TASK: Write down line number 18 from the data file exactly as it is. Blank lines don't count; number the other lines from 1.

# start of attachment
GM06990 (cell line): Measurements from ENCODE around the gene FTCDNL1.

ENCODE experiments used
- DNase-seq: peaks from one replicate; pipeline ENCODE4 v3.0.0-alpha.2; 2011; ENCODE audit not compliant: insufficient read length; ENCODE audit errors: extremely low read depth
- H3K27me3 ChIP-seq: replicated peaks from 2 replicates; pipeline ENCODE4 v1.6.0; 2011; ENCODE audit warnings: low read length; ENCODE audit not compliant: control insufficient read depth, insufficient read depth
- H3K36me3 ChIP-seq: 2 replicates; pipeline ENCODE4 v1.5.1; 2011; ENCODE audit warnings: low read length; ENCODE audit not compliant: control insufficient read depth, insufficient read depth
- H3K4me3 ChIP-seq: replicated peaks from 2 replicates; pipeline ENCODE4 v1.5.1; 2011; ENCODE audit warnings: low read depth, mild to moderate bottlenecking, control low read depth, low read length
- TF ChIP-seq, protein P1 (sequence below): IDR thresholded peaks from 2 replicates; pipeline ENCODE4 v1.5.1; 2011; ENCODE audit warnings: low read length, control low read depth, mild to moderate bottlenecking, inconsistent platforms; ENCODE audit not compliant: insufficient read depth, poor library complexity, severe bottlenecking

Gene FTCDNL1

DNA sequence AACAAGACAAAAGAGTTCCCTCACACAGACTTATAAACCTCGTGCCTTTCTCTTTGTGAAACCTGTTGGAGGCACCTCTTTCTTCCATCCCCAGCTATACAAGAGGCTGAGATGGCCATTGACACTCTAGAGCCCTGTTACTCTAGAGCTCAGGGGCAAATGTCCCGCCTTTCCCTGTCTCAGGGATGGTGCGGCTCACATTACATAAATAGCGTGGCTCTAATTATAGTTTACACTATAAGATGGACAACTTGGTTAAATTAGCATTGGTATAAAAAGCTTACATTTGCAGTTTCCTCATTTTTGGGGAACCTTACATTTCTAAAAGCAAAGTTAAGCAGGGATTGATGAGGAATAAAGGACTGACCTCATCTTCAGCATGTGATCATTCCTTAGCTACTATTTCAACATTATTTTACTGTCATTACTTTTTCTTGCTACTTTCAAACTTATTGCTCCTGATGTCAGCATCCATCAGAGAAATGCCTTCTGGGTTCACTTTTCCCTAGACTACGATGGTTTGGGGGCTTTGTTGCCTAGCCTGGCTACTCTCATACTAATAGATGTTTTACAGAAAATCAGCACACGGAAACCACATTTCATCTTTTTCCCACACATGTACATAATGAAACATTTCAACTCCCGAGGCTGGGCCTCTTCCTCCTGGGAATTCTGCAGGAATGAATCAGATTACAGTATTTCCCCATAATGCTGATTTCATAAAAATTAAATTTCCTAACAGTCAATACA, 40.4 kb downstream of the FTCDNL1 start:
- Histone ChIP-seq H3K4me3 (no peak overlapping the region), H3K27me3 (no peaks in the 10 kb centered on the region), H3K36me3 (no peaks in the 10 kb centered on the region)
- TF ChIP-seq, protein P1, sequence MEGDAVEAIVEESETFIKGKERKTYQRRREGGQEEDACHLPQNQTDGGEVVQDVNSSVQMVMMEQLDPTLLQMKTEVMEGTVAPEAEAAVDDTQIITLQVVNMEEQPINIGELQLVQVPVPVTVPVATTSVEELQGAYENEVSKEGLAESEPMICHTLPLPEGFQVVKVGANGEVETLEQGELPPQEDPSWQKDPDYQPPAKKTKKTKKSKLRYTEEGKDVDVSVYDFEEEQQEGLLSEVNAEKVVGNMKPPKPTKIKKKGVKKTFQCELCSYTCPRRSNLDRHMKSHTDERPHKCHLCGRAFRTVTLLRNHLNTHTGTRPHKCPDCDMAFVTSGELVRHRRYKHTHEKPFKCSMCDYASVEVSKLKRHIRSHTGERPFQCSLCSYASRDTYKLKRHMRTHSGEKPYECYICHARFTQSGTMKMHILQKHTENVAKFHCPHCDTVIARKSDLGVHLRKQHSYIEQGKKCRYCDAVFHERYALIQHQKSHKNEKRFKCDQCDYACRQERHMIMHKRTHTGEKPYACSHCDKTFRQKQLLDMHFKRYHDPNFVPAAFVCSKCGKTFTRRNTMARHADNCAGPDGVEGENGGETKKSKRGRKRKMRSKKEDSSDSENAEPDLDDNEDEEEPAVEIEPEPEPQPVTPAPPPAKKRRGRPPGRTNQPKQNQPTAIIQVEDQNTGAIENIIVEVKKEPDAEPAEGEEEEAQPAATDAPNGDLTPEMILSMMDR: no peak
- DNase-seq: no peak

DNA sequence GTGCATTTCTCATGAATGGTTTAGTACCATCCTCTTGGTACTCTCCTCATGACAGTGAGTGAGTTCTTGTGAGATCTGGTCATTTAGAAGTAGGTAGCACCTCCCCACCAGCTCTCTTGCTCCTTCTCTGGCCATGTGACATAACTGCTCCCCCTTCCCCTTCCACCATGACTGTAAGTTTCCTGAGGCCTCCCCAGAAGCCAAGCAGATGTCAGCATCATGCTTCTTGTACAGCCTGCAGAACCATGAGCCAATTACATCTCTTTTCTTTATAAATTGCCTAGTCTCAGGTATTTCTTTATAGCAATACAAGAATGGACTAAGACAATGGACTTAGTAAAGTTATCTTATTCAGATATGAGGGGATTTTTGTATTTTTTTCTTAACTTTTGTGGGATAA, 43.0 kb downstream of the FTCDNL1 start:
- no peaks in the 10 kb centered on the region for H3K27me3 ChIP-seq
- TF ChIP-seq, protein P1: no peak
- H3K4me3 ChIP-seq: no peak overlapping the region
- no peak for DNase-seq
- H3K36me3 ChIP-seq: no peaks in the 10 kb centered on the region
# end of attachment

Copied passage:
- H3K36me3 ChIP-seq: no peaks in the 10 kb centered on the region